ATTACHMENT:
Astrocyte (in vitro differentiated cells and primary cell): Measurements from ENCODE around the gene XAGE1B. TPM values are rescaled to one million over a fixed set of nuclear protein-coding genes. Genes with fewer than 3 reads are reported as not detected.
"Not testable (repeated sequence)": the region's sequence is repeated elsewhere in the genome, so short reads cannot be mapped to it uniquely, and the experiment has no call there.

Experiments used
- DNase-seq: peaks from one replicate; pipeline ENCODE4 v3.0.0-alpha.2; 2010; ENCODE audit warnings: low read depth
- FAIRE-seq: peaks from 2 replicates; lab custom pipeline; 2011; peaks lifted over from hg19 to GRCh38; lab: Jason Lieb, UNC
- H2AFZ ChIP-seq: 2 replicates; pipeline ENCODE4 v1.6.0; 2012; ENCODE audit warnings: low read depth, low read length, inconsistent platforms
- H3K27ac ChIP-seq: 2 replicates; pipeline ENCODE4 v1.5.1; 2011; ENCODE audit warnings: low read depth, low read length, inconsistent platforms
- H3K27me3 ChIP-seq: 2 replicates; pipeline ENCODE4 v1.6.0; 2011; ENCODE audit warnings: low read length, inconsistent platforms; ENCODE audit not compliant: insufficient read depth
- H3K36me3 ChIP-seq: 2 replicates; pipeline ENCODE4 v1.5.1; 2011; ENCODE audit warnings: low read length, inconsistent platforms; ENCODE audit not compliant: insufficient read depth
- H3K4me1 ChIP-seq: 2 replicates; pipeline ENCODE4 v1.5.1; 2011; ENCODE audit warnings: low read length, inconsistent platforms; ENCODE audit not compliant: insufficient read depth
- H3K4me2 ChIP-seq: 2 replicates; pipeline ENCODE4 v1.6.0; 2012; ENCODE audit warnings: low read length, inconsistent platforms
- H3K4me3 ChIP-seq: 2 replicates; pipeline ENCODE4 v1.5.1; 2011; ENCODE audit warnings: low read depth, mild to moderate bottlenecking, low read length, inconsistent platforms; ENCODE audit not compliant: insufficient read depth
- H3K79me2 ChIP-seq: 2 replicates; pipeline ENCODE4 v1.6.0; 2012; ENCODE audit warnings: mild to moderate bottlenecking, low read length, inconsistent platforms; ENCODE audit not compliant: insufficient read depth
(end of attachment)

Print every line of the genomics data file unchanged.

Astrocyte (in vitro differentiated cells and primary cell): Measurements from ENCODE around the gene XAGE1B. TPM values are rescaled to one million over a fixed set of nuclear protein-coding genes. Genes with fewer than 3 reads are reported as not detected.
"Not testable (repeated sequence)": the region's sequence is repeated elsewhere in the genome, so short reads cannot be mapped to it uniquely, and the experiment has no call there.

Experiments used
- DNase-seq: peaks from one replicate; pipeline ENCODE4 v3.0.0-alpha.2; 2010; ENCODE audit warnings: low read depth
- FAIRE-seq: peaks from 2 replicates; lab custom pipeline; 2011; peaks lifted over from hg19 to GRCh38; lab: Jason Lieb, UNC
- H2AFZ ChIP-seq: 2 replicates; pipeline ENCODE4 v1.6.0; 2012; ENCODE audit warnings: low read depth, low read length, inconsistent platforms
- H3K27ac ChIP-seq: 2 replicates; pipeline ENCODE4 v1.5.1; 2011; ENCODE audit warnings: low read depth, low read length, inconsistent platforms
- H3K27me3 ChIP-seq: 2 replicates; pipeline ENCODE4 v1.6.0; 2011; ENCODE audit warnings: low read length, inconsistent platforms; ENCODE audit not compliant: insufficient read depth
- H3K36me3 ChIP-seq: 2 replicates; pipeline ENCODE4 v1.5.1; 2011; ENCODE audit warnings: low read length, inconsistent platforms; ENCODE audit not compliant: insufficient read depth
- H3K4me1 ChIP-seq: 2 replicates; pipeline ENCODE4 v1.5.1; 2011; ENCODE audit warnings: low read length, inconsistent platforms; ENCODE audit not compliant: insufficient read depth
- H3K4me2 ChIP-seq: 2 replicates; pipeline ENCODE4 v1.6.0; 2012; ENCODE audit warnings: low read length, inconsistent platforms
- H3K4me3 ChIP-seq: 2 replicates; pipeline ENCODE4 v1.5.1; 2011; ENCODE audit warnings: low read depth, mild to moderate bottlenecking, low read length, inconsistent platforms; ENCODE audit not compliant: insufficient read depth
- H3K79me2 ChIP-seq: 2 replicates; pipeline ENCODE4 v1.6.0; 2012; ENCODE audit warnings: mild to moderate bottlenecking, low read length, inconsistent platforms; ENCODE audit not compliant: insufficient read depth